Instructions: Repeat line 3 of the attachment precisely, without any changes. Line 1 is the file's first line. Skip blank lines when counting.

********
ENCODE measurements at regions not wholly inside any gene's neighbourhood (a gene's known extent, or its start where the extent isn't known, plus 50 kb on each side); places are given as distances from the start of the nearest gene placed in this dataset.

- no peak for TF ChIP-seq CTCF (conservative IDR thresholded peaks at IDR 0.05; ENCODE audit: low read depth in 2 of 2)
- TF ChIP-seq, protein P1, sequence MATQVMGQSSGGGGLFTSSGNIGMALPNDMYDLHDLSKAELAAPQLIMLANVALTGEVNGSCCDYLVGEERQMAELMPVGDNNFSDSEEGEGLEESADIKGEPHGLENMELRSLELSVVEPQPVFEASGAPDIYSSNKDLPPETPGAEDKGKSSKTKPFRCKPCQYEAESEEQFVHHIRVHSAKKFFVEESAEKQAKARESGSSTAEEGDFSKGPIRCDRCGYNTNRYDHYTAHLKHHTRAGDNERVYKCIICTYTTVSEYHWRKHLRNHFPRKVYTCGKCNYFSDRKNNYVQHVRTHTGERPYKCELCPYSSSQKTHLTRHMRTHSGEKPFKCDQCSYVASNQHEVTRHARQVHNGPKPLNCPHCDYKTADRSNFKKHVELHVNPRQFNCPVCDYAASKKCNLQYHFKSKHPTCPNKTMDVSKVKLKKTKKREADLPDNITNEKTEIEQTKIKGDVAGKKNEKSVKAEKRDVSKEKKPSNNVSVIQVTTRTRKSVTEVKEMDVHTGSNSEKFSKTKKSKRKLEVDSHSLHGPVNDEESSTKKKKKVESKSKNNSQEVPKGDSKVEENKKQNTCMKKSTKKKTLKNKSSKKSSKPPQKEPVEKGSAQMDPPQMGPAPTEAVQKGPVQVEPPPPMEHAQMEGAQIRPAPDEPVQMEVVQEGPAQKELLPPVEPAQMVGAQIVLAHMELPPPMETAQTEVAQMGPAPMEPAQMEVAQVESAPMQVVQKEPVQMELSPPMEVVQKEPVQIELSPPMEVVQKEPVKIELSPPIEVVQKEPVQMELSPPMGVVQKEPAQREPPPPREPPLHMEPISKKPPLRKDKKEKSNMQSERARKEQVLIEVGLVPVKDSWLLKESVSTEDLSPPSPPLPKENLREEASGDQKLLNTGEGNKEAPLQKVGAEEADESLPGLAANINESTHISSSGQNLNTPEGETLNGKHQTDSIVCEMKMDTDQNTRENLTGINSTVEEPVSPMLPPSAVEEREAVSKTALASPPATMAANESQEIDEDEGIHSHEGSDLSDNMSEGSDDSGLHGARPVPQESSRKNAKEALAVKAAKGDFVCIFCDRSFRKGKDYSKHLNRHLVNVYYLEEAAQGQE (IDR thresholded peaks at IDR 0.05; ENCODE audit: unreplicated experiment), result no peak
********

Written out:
- TF ChIP-seq, protein P1, sequence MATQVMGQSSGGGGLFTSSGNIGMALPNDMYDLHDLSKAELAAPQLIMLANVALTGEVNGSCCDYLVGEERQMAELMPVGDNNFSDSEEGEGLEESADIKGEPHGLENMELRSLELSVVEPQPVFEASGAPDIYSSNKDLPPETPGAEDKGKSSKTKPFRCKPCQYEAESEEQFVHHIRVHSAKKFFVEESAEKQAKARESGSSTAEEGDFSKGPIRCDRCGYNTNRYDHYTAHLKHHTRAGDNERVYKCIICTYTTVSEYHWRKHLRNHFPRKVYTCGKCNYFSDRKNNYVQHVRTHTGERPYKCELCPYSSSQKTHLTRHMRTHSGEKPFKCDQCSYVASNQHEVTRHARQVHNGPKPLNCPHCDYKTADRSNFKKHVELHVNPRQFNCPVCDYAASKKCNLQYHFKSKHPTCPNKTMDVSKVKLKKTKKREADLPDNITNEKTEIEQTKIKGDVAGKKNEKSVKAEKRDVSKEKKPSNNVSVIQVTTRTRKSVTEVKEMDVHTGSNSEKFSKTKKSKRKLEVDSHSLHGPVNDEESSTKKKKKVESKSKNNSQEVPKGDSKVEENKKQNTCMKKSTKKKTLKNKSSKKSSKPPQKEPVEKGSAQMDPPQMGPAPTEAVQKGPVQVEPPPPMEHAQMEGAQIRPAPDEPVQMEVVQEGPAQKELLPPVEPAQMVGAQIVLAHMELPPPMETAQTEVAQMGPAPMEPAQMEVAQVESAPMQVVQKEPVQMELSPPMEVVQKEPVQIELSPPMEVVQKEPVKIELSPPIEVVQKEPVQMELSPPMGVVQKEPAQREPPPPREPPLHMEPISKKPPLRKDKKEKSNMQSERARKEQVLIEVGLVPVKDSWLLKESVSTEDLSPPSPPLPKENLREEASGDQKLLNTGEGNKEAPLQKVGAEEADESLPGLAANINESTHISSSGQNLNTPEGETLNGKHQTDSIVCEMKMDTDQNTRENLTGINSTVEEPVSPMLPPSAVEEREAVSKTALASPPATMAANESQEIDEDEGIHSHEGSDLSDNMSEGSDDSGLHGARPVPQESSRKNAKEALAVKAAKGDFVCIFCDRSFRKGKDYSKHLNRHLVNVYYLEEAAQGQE (IDR thresholded peaks at IDR 0.05; ENCODE audit: unreplicated experiment), result no peak